As part of COPIM's work package on experimental book publishing, we are investigating the emerging area of computational book publishing.
Within the Computational Books pilot project we have previously looked at creating technical models and workflows to publish computational books. Work is ongoing on several prototypes of computational publications, together with author and publisher communities (including ScholarLed and the NFDI4Culture consortium). Together with Rupert Gatti from Open Book Publishers, we have also been exploring what it would mean for a publisher to either adapt their standard print/digital book publishing workflow to be able to incorporate computational books, or create a different workflow that sits alongside the standard publishing workflow. The latter is what we will be focusing on in this post. We have also further discussed issues of archiving and preservation with our COPIM WP7 colleagues Gareth Cole and Miranda Barnes together with TIB colleague Simon Worthington, which we will focus on more in depth in a future blogpost.
Developing a workflow for the publication of computational books brings with it several questions about the functions of an academic book and what we want to be able to do with a book once it is published, which might differ according to which perspective you take into consideration (i.e. the perspective of an author, publisher, or reader). This includes how to balance the potential of more dynamic and interactive elements that a computational publication can offer with a requirement for more fixed and stable outputs to serve dissemination and preservation purposes. It also includes considerations of the needs of authors and readers when it comes to the kinds of computational aspects that would be useful for them when creating in comparison to when interacting with book-based research. Finally any workflow for this type of experimental book publication will have to consider issues of linearity versus modularity as we have seen throughout our pilot research.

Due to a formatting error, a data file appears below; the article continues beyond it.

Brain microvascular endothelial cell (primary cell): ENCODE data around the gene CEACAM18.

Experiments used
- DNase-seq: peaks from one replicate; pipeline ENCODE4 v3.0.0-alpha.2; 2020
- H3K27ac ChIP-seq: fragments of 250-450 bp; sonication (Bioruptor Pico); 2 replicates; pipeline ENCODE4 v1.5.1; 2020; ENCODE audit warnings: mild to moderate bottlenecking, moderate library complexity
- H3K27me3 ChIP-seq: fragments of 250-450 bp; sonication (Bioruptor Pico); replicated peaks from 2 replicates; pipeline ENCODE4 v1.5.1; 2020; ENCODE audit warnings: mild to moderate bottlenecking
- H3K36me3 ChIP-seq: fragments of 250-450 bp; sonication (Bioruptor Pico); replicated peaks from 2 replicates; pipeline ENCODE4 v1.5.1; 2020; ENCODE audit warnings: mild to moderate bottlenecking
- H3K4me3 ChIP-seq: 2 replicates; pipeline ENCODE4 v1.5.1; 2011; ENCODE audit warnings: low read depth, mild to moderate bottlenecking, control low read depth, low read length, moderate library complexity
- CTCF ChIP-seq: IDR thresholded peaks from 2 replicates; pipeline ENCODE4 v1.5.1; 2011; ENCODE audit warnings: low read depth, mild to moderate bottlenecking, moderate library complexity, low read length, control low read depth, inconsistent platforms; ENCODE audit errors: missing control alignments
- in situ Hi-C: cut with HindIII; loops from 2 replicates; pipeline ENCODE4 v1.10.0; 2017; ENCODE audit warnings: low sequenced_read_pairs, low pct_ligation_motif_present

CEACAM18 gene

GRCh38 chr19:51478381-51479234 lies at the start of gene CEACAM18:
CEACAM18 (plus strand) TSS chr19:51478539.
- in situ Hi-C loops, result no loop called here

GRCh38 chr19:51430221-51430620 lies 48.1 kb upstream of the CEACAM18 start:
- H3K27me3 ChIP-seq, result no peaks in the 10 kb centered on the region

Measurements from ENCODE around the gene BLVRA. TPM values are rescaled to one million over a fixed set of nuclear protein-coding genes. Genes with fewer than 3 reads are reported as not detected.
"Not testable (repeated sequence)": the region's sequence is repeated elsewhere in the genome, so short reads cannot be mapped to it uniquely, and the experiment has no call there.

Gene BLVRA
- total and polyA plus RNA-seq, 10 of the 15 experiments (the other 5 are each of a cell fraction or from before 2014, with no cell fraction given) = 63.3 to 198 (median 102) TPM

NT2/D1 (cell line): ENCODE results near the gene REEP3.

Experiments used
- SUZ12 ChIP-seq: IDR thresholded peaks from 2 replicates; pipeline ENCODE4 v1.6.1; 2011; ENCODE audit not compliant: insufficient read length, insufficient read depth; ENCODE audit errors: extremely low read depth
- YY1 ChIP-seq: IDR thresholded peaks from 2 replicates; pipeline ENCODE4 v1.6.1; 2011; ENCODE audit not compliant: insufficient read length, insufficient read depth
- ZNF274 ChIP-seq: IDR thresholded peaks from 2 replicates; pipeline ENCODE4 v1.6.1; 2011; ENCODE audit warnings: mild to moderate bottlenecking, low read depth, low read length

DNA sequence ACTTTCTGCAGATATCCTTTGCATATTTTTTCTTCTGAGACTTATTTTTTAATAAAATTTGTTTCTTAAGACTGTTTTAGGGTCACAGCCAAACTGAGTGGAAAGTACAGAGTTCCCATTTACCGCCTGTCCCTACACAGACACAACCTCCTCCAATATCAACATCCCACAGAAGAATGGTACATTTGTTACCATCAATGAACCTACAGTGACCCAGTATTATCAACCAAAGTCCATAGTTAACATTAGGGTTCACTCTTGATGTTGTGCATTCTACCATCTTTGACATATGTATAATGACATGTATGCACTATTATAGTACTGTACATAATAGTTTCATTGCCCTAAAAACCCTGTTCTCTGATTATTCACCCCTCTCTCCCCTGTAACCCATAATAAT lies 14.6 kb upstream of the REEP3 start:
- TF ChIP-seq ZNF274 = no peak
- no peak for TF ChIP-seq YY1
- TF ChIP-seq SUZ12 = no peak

The publishing workflow we have attempted to model underneath is based on a technical workflow previously outlined by Simon Bowie here, using a combination of Jupyter Notebook and Quarto. Quarto is essentially a static site generator that turns Markdown files and Jupyter Notebooks into other formats, in other words it combines a Markdown workflow with Jupyter Notebook platforms, Pandoc (which allows multi-format outputs), and static site generator output, meaning that it can output in a variety of formats that are relevant for book publishers (e.g. ePub, PDF, HTML, see a full list here). Quarto also has options for: revealing or hiding source code for the reader to review if needed; including interactive content blocks, and; styling and formatting available for book Front Matter, Table of Contents, etc.
For the computational book publishing prototypes we have been working on, the ScholarLed catalogue and the Baroque paintings exhibition catalogue, we have experimented with pulling through a range of digital objects in Jupyter Notebooks to see how they render in Quarto, including the integration of code, Wikidata linked open data, 3D models, high-res images, video and live ORCID queries. One of the main questions is whether the rendering that Quarto offers is always a stabilisation of the computational or interactive objects in Jupyter Notebooks, in other words, whether it is just a display mode in which files are rendered in a directory structure. Would these renderings still function as a ‘computational book’? It seems that although Quarto does indeed stabilise many of the interactive elements, it does keep some interactively within HTML. Interaction can also still happen independently from the platform, as files can be edited via different tools (online with Binder, or with Jupyter Notebook, etc.). In other words, the underlying files can be interacted with independently from Quarto, as the computational book would basically exist as a GitHub repository. You can run the files in this repository in any programme/platform that runs a Jupyter Notebook. From there you can again run the Quarto rendering process and it outputs them into a directory. This process therefore gives publishers a lot of liberty in relation to the tools they want to use to produce the input files with (whether in JupyterLab, Visual Studio Code, GitHub itself). This would also allow reuse in the form of creating a fork of the files, creating different and clearly delineated releases of the repository.